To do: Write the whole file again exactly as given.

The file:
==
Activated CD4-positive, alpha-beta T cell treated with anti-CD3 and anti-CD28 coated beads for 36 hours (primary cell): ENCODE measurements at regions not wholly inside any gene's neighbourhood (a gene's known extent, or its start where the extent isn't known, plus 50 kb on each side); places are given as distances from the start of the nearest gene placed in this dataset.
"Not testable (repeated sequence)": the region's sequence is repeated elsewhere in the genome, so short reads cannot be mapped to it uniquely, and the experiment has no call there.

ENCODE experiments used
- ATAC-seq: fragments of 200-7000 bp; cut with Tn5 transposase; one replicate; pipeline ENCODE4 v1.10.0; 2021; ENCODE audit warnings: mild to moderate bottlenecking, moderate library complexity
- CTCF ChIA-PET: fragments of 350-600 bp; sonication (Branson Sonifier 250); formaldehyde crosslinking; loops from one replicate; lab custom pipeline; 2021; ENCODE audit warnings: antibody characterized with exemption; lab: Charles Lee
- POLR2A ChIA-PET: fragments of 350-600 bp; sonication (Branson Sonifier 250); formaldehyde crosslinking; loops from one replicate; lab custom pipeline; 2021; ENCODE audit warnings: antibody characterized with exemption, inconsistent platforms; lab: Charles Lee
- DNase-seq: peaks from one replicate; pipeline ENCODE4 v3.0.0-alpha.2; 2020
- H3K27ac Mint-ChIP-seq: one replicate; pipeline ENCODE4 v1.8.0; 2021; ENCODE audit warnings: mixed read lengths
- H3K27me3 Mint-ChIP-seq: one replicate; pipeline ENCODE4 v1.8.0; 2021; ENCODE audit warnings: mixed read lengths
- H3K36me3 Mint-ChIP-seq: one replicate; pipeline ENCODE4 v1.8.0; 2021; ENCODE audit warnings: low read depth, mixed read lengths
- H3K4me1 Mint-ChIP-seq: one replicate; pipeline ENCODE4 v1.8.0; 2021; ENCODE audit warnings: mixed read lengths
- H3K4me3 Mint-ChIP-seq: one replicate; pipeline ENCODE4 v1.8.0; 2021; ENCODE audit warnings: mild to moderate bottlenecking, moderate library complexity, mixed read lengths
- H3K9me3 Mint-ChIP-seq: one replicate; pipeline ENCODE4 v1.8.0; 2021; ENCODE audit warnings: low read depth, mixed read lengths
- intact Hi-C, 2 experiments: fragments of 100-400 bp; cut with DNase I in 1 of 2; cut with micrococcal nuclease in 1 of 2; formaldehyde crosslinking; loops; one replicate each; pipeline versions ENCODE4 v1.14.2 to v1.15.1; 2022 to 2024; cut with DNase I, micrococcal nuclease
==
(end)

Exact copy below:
Activated CD4-positive, alpha-beta T cell treated with anti-CD3 and anti-CD28 coated beads for 36 hours (primary cell): ENCODE measurements at regions not wholly inside any gene's neighbourhood (a gene's known extent, or its start where the extent isn't known, plus 50 kb on each side); places are given as distances from the start of the nearest gene placed in this dataset.
"Not testable (repeated sequence)": the region's sequence is repeated elsewhere in the genome, so short reads cannot be mapped to it uniquely, and the experiment has no call there.

ENCODE experiments used
- ATAC-seq: fragments of 200-7000 bp; cut with Tn5 transposase; one replicate; pipeline ENCODE4 v1.10.0; 2021; ENCODE audit warnings: mild to moderate bottlenecking, moderate library complexity
- CTCF ChIA-PET: fragments of 350-600 bp; sonication (Branson Sonifier 250); formaldehyde crosslinking; loops from one replicate; lab custom pipeline; 2021; ENCODE audit warnings: antibody characterized with exemption; lab: Charles Lee
- POLR2A ChIA-PET: fragments of 350-600 bp; sonication (Branson Sonifier 250); formaldehyde crosslinking; loops from one replicate; lab custom pipeline; 2021; ENCODE audit warnings: antibody characterized with exemption, inconsistent platforms; lab: Charles Lee
- DNase-seq: peaks from one replicate; pipeline ENCODE4 v3.0.0-alpha.2; 2020
- H3K27ac Mint-ChIP-seq: one replicate; pipeline ENCODE4 v1.8.0; 2021; ENCODE audit warnings: mixed read lengths
- H3K27me3 Mint-ChIP-seq: one replicate; pipeline ENCODE4 v1.8.0; 2021; ENCODE audit warnings: mixed read lengths
- H3K36me3 Mint-ChIP-seq: one replicate; pipeline ENCODE4 v1.8.0; 2021; ENCODE audit warnings: low read depth, mixed read lengths
- H3K4me1 Mint-ChIP-seq: one replicate; pipeline ENCODE4 v1.8.0; 2021; ENCODE audit warnings: mixed read lengths
- H3K4me3 Mint-ChIP-seq: one replicate; pipeline ENCODE4 v1.8.0; 2021; ENCODE audit warnings: mild to moderate bottlenecking, moderate library complexity, mixed read lengths
- H3K9me3 Mint-ChIP-seq: one replicate; pipeline ENCODE4 v1.8.0; 2021; ENCODE audit warnings: low read depth, mixed read lengths
- intact Hi-C, 2 experiments: fragments of 100-400 bp; cut with DNase I in 1 of 2; cut with micrococcal nuclease in 1 of 2; formaldehyde crosslinking; loops; one replicate each; pipeline versions ENCODE4 v1.14.2 to v1.15.1; 2022 to 2024; cut with DNase I, micrococcal nuclease